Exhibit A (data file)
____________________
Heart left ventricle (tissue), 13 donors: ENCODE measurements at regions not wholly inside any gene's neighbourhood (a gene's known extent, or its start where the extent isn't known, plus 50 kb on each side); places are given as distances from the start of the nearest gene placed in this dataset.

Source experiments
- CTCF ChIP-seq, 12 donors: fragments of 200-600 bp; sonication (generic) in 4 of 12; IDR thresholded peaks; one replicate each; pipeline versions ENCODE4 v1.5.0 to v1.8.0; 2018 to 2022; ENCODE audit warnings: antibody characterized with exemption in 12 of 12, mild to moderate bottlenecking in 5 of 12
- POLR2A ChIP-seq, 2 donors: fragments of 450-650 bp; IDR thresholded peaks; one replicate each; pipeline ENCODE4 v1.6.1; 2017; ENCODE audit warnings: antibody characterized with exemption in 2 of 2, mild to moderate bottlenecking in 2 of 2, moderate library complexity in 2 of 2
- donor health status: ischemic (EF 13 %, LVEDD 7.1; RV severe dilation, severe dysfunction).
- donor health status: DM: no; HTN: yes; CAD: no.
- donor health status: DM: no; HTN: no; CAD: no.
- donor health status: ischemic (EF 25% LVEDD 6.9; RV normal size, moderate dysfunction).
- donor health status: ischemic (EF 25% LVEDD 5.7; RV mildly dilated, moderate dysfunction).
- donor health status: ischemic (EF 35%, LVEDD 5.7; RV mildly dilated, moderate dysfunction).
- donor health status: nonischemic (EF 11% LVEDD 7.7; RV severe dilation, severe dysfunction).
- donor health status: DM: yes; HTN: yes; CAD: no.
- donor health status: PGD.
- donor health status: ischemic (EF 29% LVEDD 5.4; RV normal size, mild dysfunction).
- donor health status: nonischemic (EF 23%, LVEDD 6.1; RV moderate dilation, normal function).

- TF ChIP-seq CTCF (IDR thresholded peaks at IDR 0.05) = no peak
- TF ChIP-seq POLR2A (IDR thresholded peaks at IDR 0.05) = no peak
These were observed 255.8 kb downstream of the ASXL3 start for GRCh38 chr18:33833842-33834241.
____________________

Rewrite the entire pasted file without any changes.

Heart left ventricle (tissue), 13 donors: ENCODE measurements at regions not wholly inside any gene's neighbourhood (a gene's known extent, or its start where the extent isn't known, plus 50 kb on each side); places are given as distances from the start of the nearest gene placed in this dataset.

Source experiments
- CTCF ChIP-seq, 12 donors: fragments of 200-600 bp; sonication (generic) in 4 of 12; IDR thresholded peaks; one replicate each; pipeline versions ENCODE4 v1.5.0 to v1.8.0; 2018 to 2022; ENCODE audit warnings: antibody characterized with exemption in 12 of 12, mild to moderate bottlenecking in 5 of 12
- POLR2A ChIP-seq, 2 donors: fragments of 450-650 bp; IDR thresholded peaks; one replicate each; pipeline ENCODE4 v1.6.1; 2017; ENCODE audit warnings: antibody characterized with exemption in 2 of 2, mild to moderate bottlenecking in 2 of 2, moderate library complexity in 2 of 2
- donor health status: ischemic (EF 13 %, LVEDD 7.1; RV severe dilation, severe dysfunction).
- donor health status: DM: no; HTN: yes; CAD: no.
- donor health status: DM: no; HTN: no; CAD: no.
- donor health status: ischemic (EF 25% LVEDD 6.9; RV normal size, moderate dysfunction).
- donor health status: ischemic (EF 25% LVEDD 5.7; RV mildly dilated, moderate dysfunction).
- donor health status: ischemic (EF 35%, LVEDD 5.7; RV mildly dilated, moderate dysfunction).
- donor health status: nonischemic (EF 11% LVEDD 7.7; RV severe dilation, severe dysfunction).
- donor health status: DM: yes; HTN: yes; CAD: no.
- donor health status: PGD.
- donor health status: ischemic (EF 29% LVEDD 5.4; RV normal size, mild dysfunction).
- donor health status: nonischemic (EF 23%, LVEDD 6.1; RV moderate dilation, normal function).

- TF ChIP-seq CTCF (IDR thresholded peaks at IDR 0.05) = no peak
- TF ChIP-seq POLR2A (IDR thresholded peaks at IDR 0.05) = no peak
These were observed 255.8 kb downstream of the ASXL3 start for GRCh38 chr18:33833842-33834241.